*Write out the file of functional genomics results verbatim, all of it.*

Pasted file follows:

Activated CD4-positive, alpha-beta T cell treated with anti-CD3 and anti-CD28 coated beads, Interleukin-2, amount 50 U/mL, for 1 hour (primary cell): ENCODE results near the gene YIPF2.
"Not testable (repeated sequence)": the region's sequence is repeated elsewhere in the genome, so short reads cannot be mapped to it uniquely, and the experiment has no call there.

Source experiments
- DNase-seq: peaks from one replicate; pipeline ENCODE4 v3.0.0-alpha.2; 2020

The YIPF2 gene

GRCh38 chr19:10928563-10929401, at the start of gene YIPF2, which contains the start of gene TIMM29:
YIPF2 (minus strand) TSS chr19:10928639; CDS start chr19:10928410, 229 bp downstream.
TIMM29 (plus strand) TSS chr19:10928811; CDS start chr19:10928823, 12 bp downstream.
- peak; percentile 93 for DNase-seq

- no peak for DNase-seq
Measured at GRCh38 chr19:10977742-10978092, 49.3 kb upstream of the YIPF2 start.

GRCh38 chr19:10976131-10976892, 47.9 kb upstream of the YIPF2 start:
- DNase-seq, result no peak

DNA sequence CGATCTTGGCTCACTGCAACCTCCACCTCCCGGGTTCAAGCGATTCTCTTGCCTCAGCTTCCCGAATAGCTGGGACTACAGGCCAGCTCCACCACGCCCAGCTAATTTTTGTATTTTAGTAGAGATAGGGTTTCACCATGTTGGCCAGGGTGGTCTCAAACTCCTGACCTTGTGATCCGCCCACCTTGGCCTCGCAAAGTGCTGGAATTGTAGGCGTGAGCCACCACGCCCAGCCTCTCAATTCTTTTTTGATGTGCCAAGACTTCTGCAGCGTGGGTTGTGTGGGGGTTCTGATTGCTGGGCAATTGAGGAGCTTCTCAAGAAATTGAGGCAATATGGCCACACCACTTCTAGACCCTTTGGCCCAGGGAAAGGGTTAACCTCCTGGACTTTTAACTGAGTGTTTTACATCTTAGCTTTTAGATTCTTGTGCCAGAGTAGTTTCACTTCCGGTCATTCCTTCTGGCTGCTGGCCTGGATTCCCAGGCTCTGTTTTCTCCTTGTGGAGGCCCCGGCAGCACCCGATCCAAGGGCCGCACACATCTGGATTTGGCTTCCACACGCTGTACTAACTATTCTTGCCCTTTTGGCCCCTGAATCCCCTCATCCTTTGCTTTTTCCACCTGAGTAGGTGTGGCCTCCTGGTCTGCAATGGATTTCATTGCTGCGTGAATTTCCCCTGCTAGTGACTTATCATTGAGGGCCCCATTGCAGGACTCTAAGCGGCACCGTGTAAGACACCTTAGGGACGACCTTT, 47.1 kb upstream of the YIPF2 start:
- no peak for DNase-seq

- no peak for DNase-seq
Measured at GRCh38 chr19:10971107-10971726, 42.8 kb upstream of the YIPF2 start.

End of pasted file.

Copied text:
Activated CD4-positive, alpha-beta T cell treated with anti-CD3 and anti-CD28 coated beads, Interleukin-2, amount 50 U/mL, for 1 hour (primary cell): ENCODE results near the gene YIPF2.
"Not testable (repeated sequence)": the region's sequence is repeated elsewhere in the genome, so short reads cannot be mapped to it uniquely, and the experiment has no call there.

Source experiments
- DNase-seq: peaks from one replicate; pipeline ENCODE4 v3.0.0-alpha.2; 2020

The YIPF2 gene

GRCh38 chr19:10928563-10929401, at the start of gene YIPF2, which contains the start of gene TIMM29:
YIPF2 (minus strand) TSS chr19:10928639; CDS start chr19:10928410, 229 bp downstream.
TIMM29 (plus strand) TSS chr19:10928811; CDS start chr19:10928823, 12 bp downstream.
- peak; percentile 93 for DNase-seq

- no peak for DNase-seq
Measured at GRCh38 chr19:10977742-10978092, 49.3 kb upstream of the YIPF2 start.

GRCh38 chr19:10976131-10976892, 47.9 kb upstream of the YIPF2 start:
- DNase-seq, result no peak

DNA sequence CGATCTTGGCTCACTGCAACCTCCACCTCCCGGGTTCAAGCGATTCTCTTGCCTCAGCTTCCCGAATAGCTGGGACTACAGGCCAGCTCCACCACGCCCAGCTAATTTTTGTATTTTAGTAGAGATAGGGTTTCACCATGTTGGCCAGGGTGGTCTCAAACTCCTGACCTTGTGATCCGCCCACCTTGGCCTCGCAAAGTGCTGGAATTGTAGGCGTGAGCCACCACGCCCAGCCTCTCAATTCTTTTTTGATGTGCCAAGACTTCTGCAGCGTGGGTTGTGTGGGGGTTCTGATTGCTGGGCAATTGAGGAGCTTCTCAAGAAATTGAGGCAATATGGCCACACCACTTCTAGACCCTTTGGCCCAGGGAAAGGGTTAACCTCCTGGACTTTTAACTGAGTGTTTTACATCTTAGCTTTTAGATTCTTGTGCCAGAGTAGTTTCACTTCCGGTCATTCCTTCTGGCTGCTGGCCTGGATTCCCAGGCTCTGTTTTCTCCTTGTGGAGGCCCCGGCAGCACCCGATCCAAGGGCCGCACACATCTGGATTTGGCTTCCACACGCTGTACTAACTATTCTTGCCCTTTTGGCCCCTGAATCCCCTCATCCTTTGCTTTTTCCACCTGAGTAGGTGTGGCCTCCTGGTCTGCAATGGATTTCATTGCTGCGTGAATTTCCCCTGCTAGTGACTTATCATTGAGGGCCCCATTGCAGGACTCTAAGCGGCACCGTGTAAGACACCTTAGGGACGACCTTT, 47.1 kb upstream of the YIPF2 start:
- no peak for DNase-seq

- no peak for DNase-seq
Measured at GRCh38 chr19:10971107-10971726, 42.8 kb upstream of the YIPF2 start.